Peace talks that would begin in Kazakhstan on Monday to end the six-year old Syrian war have begun facing first stumbling blocks following Iran’s objection to the presence of the United States in Astana.
Iranian Foreign Minister Javad Zarif said Tehran is “hostile to their presence and we have not invited them” while a spokesman for the ministry, Bahran Ghasemi, stressed that the policy of the Iranian government is “to not add other countries at this stage” because it “could increase the risk of failure.”
The Astana talks were organized after a trilateral meeting between Iran, Russia and Turkey in Moscow at the beginning of the year. Ankara and Moscow stated earlier this week that the Trump’s administration would be invited to the talks as the U.S. President-elect is expected to be sworn-in on January 20, three days before the talks commence.
Head of Iran’s Supreme National Security Council (SNNC), Ali Shamkani, also noted that “there is no reason for the United States to participate in the organizing of political initiatives in the Syrian crisis and it is out of the question that it should have a role in the Astana negotiations.”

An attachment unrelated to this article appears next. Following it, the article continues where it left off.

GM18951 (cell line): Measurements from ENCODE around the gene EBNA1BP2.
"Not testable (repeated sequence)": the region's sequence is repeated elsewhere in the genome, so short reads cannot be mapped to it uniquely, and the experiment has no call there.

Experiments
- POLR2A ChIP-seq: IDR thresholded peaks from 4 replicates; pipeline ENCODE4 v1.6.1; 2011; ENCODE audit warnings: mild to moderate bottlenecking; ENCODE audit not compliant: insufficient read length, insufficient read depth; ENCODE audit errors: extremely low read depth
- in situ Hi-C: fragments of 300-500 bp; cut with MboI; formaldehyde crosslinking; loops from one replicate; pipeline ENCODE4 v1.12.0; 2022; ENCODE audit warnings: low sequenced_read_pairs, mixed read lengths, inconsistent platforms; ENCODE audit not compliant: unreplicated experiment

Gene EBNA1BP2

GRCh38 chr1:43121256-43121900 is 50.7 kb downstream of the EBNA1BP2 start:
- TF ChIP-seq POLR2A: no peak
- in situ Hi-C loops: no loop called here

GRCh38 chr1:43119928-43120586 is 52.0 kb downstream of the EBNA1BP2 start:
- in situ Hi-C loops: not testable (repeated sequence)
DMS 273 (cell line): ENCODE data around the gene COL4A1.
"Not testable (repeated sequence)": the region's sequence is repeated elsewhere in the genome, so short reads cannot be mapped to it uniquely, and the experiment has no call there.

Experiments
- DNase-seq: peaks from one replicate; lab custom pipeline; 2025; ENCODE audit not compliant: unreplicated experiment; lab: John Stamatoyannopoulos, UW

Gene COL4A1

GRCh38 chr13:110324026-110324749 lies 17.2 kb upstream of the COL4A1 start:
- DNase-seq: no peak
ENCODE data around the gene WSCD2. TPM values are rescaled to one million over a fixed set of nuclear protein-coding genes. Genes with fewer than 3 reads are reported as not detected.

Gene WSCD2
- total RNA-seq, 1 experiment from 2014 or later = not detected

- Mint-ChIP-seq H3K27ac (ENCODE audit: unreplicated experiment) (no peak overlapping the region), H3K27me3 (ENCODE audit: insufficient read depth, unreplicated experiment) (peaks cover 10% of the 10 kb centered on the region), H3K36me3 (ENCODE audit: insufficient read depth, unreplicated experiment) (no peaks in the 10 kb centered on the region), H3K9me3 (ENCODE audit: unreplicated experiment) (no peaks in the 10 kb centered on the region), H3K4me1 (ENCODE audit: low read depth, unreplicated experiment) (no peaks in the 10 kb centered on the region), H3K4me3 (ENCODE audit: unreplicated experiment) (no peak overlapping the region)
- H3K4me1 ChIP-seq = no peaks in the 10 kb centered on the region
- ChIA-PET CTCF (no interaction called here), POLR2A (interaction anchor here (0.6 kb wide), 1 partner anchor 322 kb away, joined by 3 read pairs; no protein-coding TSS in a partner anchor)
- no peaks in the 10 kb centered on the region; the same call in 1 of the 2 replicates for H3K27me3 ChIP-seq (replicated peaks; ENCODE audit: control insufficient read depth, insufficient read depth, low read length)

He said only armed groups that have signed and abide by a ceasefire agreement and UN Special Envoy Staffan de Mistura would be invited to the January 23 gathering. The SNNC oversees Iran’s international coordination on the Syrian war.
The Iranian Foreign Ministry Spokesman Ghasemi did not rule out inviting other countries if the “first steps” in Astana, which will probably be a meeting at deputy ministers’ level, are successful.
Syrian President, Bachar al-Assad, said he is willing to discuss “everything” with regards to Syria with the “real Syrian opposition” on the basis of the constitution while rebel factions expected to be present at the talks underlined that they will lay emphasis on “the matter of the ceasefire and the violations by the regime” and humanitarian actions.
Members of the Syrian rebel groups, Fastaquim and the Free Syrian Army, said they would attend the talks.